“Washington, My Home” (sometimes stylized “Washington My Home”) is the state song of Washington, in the United States. It was composed in 1951 by Helen Davis and set to music by Stuart Churchill under the name “America, My Home”. Subsequently, retitled and rewritten as “Washington, My Home”, it was made the state song in 1959 by an act of the Washington State Legislature. An earlier anthem, “Washington Beloved”, was declared the state song in 1909 by a ceremonial resolution of the state legislature.
“Washington Beloved” was written by Edmond Meany for the University of Washington’s 1906 songbook. Penned in four verses, the melody was composed by Reginald De Koven who agreed to set Meany’s words to music for $100, which was paid by the Associated Students of the University of Washington. It was debuted by the University of Washington Glee Club on December 13, 1907. The following month, “Washington Beloved” was also performed during dedication ceremonies of Lorado Taft’s statue of George Washington at the University of Washington campus in Seattle, following orations by Meany and French ambassador Jean Jules Jusserand.
While Meany did not intend for “Washington Beloved” to be anything more than a collegiate song, a movement started to establish it as the state anthem, the lyrics being equally suitable for such use and the composer – de Koven – sufficiently prominent.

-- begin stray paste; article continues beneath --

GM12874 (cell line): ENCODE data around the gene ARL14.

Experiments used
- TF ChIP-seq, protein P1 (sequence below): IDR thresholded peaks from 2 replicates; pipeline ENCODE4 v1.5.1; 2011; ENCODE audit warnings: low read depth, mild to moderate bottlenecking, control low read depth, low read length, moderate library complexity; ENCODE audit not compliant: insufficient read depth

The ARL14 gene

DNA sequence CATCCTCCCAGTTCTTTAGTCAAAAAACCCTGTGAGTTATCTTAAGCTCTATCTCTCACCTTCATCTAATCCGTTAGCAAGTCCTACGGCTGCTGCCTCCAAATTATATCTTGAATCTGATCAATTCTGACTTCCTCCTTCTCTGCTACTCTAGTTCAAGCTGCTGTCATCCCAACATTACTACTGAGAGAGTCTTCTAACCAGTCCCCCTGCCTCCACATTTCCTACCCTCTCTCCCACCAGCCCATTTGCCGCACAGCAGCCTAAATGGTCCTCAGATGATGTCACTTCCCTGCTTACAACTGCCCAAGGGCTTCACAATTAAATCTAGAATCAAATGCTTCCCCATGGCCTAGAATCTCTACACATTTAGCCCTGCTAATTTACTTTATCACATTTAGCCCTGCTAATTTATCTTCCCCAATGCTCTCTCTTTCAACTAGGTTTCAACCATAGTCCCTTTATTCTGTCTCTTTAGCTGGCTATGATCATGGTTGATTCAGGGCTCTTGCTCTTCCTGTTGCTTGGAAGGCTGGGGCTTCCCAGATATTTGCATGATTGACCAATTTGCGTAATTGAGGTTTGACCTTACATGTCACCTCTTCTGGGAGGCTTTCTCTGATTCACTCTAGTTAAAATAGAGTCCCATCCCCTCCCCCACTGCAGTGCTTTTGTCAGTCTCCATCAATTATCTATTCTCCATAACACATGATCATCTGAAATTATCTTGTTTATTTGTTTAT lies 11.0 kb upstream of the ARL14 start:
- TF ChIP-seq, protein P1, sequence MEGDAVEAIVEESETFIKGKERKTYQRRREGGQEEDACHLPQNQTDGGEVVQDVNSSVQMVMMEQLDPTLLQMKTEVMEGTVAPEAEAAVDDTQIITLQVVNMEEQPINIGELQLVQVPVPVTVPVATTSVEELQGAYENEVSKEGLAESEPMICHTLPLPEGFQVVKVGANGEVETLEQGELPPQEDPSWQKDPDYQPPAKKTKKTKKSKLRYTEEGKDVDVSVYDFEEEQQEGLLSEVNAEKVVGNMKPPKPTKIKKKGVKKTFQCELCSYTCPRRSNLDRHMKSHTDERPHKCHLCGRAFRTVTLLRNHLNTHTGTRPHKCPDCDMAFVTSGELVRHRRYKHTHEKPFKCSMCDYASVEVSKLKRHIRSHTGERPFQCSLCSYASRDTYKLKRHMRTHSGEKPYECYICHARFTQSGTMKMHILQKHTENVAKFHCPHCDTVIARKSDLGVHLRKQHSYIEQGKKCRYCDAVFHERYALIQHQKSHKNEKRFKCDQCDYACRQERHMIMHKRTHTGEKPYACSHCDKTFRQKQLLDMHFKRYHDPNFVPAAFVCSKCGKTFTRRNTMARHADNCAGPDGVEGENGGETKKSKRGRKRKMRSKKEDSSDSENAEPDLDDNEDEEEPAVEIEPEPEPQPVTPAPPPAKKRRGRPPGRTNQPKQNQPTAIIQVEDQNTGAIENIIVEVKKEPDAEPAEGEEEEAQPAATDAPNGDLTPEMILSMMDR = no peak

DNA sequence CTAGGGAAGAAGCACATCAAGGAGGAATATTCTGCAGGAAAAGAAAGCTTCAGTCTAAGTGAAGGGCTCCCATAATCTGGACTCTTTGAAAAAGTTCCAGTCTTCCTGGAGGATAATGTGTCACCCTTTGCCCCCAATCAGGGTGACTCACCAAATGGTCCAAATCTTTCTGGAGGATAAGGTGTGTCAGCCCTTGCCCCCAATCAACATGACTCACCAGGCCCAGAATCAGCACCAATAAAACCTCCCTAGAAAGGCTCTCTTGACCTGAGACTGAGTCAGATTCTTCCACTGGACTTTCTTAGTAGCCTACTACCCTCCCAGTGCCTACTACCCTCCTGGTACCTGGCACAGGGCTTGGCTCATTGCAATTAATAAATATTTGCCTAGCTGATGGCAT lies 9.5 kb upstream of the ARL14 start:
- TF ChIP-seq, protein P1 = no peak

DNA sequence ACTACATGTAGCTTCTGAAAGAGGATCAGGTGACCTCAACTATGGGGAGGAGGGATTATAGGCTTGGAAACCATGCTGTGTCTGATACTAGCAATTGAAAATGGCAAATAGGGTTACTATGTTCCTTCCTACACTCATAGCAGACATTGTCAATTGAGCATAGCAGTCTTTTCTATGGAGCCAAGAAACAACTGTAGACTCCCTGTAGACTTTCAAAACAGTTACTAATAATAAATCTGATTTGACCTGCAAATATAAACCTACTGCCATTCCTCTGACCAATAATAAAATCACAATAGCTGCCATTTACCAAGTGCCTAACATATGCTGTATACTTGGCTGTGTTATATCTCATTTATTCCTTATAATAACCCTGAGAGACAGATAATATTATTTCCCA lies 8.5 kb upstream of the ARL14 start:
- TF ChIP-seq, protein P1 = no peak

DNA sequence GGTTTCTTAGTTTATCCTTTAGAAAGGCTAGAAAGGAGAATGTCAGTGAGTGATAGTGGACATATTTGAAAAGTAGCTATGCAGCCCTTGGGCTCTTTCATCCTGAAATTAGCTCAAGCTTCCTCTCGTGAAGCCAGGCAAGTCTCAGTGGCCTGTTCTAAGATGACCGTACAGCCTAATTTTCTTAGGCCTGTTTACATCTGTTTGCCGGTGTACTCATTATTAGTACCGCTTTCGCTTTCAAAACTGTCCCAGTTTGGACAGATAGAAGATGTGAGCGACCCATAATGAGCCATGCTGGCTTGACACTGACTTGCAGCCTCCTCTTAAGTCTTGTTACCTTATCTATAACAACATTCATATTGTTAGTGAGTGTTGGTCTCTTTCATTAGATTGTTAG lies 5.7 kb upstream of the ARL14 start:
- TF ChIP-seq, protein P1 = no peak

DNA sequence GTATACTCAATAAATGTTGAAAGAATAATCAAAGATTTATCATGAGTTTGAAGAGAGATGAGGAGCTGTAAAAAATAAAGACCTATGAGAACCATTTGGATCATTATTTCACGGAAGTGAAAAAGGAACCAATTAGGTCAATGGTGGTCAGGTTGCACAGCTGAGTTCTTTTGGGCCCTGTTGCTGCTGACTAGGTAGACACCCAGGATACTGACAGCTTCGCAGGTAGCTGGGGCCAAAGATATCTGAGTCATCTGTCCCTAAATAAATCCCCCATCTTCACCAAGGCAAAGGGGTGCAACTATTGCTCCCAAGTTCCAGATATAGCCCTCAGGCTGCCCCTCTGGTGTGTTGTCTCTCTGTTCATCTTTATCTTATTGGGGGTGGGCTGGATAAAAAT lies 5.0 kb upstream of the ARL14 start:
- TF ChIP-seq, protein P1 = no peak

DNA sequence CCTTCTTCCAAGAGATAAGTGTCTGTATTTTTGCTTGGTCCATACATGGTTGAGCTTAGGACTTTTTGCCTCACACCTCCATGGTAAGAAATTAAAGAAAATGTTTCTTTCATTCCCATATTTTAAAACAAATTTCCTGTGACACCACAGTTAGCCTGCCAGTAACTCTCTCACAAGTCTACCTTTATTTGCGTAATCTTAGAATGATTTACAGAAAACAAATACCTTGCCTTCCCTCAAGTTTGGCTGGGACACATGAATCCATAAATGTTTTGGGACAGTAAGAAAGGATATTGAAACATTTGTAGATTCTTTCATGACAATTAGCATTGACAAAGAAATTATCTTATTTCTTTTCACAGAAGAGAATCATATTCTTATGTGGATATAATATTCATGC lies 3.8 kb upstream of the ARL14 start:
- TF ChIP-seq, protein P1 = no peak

“Washington Beloved” was declared the Washington state anthem on March 11, 1909, by concurrent resolution of the two chambers of the Washington state legislature sitting in joint session, the act signed by Governor Marion E. Hay on March 18 of that year. Ten members of the legislature, all from Eastern Washington, abstained from voting on the resolution due to the song’s lyrics which referred to “purple banners”, purple being one of the school colors of the University of Washington, rival to the eastern-situated Washington State College. Concurrent resolutions in joint session are only ceremonial expressions of the will of the legislature so the establishment of “Washington Beloved” was not codified as state law.
In 1935, the Washington Emergency Relief Administration printed and distributed copies of “Washington Beloved” to all of the state’s children. Despite these and other efforts, however, the song fell into disuse.
Prior to World War II, the Theodore Presser Company obtained distribution rights to “Washington Beloved” from the John Church Company and renamed it “Loyal and True” with the intent of licensing it as a generic school song for use by universities, though it did not gain popularity in this incarnation either.